Five years after the massive mobilization of 2018, what has become of the yellow vests?

Five years after the massive mobilization of 2018, what has become of the yellow vests?

A Saturday in November 2023. Despite the foggy sky, the moment shines like a clearing. Friends in yellow vests remake the world, like every Saturday, on the lawn of the Europe roundabout, at the entrance to Bagnols-sur-Cèze (Gard). A friendly moment, around a thermos of coffee and a cake cooked by a jovial little lady, her nose wearing yellow glasses. “Well done, you’re still here!” says a motorist while honking. The little troop raises their arms, all smiles. Laughter and chatter mix with the squealing of tires on the asphalt.

Since November 17, 2018, when 750 of the 18,000 inhabitants of this Gard commune met on the lawn of the roundabout to protest against the increase in fuel taxes, the gatherings have never stopped, even if the bulk of the forces ‘gone away. Over the years, those who remain have ended up forming bonds, sometimes even real friendships.

Christophe Prévost, 55, loves “these moments of sharing” with his “brothers and sisters in the struggle” stationed on the lawn, at his side. Far from being disillusioned, this trader repeats his credo: “Justice, fairness and solidarity.” Some time ago, he hosted Christiane for three months. The octogenarian had broken several ribs in a fall. She, who lives alone and no longer speaks to her children, was particularly sensitive to the gesture.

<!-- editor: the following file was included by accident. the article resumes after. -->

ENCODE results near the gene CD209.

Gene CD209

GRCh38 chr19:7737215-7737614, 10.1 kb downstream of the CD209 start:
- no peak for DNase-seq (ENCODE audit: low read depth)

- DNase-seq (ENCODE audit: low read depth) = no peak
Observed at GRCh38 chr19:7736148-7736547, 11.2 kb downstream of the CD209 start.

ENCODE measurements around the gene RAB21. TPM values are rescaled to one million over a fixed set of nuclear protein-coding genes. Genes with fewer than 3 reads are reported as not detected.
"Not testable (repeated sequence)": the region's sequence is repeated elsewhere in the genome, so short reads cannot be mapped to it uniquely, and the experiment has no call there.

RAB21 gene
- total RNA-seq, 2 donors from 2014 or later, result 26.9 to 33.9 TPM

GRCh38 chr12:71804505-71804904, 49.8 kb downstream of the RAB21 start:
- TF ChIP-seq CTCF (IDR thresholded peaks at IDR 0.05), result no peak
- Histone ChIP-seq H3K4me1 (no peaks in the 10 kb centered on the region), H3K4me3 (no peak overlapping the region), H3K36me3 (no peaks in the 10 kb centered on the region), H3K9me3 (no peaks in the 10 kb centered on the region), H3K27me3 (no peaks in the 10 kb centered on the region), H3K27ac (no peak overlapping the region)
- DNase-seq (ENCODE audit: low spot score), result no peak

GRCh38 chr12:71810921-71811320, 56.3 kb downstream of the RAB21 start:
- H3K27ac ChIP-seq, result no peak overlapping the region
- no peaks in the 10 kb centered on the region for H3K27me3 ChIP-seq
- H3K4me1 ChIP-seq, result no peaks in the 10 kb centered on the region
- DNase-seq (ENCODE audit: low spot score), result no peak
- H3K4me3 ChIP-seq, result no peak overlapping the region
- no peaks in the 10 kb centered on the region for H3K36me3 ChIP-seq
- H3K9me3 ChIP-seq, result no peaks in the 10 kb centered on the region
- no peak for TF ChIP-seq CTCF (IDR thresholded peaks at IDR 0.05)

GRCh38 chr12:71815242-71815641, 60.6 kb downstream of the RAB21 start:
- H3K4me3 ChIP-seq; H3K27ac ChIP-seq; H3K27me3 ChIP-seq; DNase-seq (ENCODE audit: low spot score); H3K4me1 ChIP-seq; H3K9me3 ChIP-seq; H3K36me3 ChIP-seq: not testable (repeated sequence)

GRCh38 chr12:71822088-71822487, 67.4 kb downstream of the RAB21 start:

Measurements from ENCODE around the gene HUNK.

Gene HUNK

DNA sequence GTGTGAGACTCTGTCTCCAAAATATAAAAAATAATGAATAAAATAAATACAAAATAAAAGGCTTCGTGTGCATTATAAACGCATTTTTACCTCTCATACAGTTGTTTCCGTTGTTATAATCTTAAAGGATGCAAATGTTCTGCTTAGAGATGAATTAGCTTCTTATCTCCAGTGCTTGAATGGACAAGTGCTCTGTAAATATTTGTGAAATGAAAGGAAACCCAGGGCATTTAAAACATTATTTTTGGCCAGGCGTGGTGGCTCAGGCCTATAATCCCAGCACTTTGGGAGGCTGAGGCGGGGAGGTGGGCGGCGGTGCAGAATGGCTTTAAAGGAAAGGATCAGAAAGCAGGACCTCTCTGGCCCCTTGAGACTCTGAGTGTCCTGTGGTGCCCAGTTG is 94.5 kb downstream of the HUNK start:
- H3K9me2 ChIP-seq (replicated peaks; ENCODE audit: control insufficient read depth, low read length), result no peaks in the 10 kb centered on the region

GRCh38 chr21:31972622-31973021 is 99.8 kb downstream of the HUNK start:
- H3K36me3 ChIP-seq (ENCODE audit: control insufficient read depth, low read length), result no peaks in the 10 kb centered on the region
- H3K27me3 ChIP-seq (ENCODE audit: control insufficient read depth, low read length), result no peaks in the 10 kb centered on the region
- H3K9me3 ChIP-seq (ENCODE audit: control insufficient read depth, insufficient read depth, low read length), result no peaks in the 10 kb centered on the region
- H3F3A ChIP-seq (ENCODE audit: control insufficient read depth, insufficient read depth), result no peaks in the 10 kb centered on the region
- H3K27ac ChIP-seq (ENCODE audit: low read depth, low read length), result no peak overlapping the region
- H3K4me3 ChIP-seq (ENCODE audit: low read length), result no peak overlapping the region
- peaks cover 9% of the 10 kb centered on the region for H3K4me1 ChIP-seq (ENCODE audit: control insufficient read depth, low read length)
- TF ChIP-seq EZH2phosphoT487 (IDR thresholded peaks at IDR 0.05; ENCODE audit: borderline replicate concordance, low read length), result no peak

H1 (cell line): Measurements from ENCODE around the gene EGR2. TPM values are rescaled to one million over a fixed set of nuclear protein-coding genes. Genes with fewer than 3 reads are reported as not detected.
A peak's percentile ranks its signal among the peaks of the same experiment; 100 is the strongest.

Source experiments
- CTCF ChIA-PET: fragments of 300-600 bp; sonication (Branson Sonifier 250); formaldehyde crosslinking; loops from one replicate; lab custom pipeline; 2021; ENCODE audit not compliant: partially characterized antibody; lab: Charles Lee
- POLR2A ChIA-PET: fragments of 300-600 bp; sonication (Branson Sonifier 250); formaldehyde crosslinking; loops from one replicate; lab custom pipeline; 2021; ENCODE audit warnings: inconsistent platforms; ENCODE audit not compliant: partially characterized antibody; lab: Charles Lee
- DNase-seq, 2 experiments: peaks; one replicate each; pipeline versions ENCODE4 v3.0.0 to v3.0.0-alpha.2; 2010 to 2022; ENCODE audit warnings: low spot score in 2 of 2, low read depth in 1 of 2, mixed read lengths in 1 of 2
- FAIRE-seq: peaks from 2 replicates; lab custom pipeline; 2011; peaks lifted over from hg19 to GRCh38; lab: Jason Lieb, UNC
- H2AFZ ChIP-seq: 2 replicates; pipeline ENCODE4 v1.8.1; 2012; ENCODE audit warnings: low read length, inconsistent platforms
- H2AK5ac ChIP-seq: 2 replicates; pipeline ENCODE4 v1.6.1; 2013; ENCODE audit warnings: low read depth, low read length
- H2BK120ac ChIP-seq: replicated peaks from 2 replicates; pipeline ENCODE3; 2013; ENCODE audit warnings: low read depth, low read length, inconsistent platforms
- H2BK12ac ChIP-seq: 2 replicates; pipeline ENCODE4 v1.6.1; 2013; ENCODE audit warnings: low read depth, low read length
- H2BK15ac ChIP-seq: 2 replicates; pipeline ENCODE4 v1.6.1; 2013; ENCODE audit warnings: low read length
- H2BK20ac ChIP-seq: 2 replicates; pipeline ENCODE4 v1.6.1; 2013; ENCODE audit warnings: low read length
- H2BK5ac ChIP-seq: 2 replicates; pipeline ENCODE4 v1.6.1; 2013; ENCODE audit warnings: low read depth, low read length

Isabelle also benefited from the help of friends. A cup – yellow as it should be – in her hand, she drinks a vermicelli soup and tells herself: a former cleaning lady now at the RSA due to a bone disease, a single mother, she only eats once a day. day. Until the irruption of the great yellow wave, activities and friendly encounters were rare in his daily life.

From now on, with other yellow vests, she takes part in outings in the forest to pick mushrooms, follows sewing workshops which allow her to give a second life to her torn clothes, and goes to a restaurant, invited by one of his friends. “I feel less alone,” she slips.

A strong common memory of moments shared on roundabouts

Much further north, in the Somme, Loïc Lerouge talks about these friends he has kept for five years. Going to the roundabout had become “a hobby”, he said. After years of solitude and bitter youthful memories, he felt “revived” thanks to these moments of exchange around a fire. A new atmosphere for him.

At 18, the young man, who left for another department in search of work in fast food, found himself on the street. A salary that is too low, unstable parents telling him to “manage”, and a family allowance fund that is deaf to his requests… After a year of sleeping outside, a colleague came to his rescue, he took up a job in her hometown.